Born with variations in sex characteristics of chromosomes, gonads, hormones, or genitals, intersex people defy the reductive sex assignment given at birth — which all too frequently results in stigmatization and discrimination.
Doctors often push parents to reconcile their child’s sex immediately through surgery to make them more “acceptable,” or through hormonal treatments at a later age, despite the lack of evidence in favor of these procedures. Families may practice infanticide, abandonment, or non-consensual medical interventions — all human rights abuses.
Largely misunderstood by both science and society, which forced them to claim one gender rather than allowing them to be as nature created them, intersex people have been relegated to the shadows to survive. It is only in recent years with an increasing focus on gender-nonconforming identity in art, media, and popular culture that space has emerged for intersex people to claim their rightful space in the world.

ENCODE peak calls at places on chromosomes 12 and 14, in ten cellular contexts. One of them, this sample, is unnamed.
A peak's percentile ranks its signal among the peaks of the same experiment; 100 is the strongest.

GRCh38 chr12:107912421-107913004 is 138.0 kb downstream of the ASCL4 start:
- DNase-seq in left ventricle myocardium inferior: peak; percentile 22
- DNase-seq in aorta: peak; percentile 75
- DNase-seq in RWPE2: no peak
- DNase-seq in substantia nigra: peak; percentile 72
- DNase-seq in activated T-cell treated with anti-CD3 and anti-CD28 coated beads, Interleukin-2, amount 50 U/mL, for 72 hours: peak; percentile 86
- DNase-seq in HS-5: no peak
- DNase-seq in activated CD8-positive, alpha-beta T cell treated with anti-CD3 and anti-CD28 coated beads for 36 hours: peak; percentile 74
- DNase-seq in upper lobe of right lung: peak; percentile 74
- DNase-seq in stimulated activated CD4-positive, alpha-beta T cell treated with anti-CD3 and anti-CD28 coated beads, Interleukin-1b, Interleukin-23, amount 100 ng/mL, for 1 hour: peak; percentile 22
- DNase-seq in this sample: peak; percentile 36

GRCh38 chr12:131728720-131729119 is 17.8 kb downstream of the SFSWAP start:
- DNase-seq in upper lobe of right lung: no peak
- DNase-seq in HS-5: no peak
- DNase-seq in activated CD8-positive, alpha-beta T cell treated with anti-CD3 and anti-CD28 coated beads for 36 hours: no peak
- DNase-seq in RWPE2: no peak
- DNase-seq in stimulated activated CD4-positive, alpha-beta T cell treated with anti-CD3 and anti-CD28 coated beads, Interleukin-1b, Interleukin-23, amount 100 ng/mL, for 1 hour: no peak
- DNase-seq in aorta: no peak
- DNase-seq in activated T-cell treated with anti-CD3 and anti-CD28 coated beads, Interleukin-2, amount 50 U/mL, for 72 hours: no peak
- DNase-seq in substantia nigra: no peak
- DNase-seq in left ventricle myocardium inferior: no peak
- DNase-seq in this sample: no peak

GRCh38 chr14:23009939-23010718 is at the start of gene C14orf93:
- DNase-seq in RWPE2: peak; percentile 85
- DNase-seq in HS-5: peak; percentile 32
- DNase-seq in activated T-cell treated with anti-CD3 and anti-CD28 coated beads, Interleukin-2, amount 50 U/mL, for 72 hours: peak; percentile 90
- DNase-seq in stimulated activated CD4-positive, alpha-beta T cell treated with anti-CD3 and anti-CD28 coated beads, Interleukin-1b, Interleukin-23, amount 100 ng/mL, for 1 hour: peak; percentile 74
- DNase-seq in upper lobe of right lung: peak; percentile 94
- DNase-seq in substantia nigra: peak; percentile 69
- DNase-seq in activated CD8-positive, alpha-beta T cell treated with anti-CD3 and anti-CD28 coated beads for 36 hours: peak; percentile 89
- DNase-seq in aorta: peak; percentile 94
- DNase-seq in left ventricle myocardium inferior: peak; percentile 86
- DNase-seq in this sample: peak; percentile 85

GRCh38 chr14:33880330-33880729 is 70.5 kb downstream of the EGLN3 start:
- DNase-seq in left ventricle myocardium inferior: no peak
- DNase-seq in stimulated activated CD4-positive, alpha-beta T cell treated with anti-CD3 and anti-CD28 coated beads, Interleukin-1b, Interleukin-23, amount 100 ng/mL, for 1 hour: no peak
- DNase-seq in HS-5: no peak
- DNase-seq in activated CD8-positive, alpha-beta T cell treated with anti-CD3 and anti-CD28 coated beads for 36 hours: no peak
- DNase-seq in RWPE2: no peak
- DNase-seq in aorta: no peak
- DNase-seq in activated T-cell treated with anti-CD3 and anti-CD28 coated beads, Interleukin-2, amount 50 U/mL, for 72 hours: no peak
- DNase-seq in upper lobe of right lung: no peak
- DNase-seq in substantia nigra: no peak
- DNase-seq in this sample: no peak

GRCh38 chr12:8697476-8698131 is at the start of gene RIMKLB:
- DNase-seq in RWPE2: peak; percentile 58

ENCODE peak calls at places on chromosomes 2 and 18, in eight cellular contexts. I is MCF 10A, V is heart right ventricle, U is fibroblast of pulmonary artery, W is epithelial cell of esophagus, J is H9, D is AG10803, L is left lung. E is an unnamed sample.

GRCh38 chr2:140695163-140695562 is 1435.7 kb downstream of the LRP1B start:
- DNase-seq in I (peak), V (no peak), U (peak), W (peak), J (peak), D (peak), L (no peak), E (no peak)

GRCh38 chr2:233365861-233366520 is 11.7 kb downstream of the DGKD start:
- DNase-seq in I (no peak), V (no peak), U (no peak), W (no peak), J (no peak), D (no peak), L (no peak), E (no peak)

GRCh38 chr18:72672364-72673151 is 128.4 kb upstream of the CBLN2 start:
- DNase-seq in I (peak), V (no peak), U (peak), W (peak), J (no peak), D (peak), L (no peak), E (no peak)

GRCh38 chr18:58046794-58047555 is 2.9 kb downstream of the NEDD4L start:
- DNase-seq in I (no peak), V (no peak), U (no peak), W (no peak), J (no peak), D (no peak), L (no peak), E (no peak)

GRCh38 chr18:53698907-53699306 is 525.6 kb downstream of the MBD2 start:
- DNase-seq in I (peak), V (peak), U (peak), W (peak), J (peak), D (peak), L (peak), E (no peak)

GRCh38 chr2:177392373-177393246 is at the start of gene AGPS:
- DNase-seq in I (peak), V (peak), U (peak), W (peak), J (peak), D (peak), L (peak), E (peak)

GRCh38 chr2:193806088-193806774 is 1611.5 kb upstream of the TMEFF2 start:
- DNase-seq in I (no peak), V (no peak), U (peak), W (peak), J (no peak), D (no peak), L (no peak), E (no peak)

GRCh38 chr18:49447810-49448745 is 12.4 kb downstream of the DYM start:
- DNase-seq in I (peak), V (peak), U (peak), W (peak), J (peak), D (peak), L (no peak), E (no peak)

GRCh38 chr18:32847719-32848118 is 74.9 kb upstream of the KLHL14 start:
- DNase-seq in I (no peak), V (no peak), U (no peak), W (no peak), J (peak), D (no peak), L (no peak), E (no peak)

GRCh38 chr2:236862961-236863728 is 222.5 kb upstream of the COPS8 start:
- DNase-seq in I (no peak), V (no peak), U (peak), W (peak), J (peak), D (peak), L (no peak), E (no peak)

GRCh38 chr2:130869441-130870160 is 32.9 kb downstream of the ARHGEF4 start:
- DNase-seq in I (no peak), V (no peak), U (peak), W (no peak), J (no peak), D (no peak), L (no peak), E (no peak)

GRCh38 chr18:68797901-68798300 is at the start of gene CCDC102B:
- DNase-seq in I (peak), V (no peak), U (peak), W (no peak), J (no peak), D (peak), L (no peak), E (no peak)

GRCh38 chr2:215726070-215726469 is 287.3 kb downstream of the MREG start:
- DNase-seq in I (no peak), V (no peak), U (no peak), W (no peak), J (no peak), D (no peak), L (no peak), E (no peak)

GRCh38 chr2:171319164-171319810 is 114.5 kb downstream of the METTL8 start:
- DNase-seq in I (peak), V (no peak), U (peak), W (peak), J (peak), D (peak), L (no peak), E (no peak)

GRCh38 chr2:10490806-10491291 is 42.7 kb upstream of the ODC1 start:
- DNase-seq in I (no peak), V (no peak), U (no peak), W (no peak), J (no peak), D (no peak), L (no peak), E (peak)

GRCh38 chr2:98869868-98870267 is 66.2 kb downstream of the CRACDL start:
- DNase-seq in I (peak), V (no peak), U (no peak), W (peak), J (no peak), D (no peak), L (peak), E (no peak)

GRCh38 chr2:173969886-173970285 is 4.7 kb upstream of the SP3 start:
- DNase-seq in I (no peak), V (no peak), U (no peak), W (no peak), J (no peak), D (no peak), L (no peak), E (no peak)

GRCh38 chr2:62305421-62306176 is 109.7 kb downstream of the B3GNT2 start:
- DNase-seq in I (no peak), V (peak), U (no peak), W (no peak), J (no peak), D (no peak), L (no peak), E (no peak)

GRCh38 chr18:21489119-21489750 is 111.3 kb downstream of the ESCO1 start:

Set Me Free
In the ongoing project and short documentary film, My Own Wings, Carla Moral and Katia Repina have spoken with 35 intersex people from Spain, the U.S., Ukraine, Russia, Mexico, Chile, Colombia, and Panama about their experiences and the issues they face in their respective cultures.
“Carla Moral and I both wanted to do a project about gender because growing up we both felt like it was too narrow and we were very confused about how to be ‘a woman’,” Katia Repina remembers. After seeing a program on TV, Moral suggested they investigate; Repina knew it was a long shot to find intersex people, let alone photograph them, but they realized it was a project they had to pursue.